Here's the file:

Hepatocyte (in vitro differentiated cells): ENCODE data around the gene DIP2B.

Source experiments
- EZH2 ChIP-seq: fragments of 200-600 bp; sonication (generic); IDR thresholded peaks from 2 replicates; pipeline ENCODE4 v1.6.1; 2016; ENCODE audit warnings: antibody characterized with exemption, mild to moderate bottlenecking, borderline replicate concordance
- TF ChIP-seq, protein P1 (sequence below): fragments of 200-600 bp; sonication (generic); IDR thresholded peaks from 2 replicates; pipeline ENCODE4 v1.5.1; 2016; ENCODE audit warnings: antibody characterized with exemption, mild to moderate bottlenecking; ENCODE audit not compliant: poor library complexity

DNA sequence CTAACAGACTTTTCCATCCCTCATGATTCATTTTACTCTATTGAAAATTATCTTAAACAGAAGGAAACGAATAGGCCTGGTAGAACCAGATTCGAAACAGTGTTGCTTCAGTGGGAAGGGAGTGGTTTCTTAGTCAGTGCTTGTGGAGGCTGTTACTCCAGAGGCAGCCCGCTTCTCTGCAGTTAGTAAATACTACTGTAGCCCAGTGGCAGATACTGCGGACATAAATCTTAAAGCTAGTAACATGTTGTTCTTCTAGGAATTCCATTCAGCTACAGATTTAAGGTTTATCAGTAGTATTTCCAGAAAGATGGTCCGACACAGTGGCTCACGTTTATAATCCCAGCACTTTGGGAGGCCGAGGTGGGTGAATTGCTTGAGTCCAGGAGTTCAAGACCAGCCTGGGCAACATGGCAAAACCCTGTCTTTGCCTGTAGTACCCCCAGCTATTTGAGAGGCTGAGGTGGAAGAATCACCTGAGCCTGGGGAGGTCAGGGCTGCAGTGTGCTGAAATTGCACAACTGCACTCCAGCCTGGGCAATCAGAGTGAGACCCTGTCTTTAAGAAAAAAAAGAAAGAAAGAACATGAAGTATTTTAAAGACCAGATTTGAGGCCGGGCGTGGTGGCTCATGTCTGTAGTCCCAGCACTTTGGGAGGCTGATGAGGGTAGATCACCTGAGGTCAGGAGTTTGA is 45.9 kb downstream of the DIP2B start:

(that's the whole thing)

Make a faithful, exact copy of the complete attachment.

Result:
Hepatocyte (in vitro differentiated cells): ENCODE data around the gene DIP2B.

Source experiments
- EZH2 ChIP-seq: fragments of 200-600 bp; sonication (generic); IDR thresholded peaks from 2 replicates; pipeline ENCODE4 v1.6.1; 2016; ENCODE audit warnings: antibody characterized with exemption, mild to moderate bottlenecking, borderline replicate concordance
- TF ChIP-seq, protein P1 (sequence below): fragments of 200-600 bp; sonication (generic); IDR thresholded peaks from 2 replicates; pipeline ENCODE4 v1.5.1; 2016; ENCODE audit warnings: antibody characterized with exemption, mild to moderate bottlenecking; ENCODE audit not compliant: poor library complexity

DNA sequence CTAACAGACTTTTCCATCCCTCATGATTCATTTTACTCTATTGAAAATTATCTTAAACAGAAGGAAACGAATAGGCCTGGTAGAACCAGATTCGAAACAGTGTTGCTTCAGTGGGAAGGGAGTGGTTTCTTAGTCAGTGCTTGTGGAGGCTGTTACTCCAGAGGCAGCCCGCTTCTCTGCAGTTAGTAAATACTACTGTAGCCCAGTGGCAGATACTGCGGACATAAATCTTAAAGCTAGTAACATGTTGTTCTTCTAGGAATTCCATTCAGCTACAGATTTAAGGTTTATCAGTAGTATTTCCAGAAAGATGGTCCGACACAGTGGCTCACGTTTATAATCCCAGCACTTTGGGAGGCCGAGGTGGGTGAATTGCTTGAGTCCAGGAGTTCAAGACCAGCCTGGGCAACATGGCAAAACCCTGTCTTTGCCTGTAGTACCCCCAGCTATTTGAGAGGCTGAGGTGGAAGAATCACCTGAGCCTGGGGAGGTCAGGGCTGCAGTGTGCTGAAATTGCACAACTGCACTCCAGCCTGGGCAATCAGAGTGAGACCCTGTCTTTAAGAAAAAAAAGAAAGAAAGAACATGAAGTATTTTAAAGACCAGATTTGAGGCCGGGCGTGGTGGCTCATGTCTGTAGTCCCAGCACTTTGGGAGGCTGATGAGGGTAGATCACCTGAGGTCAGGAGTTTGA is 45.9 kb downstream of the DIP2B start: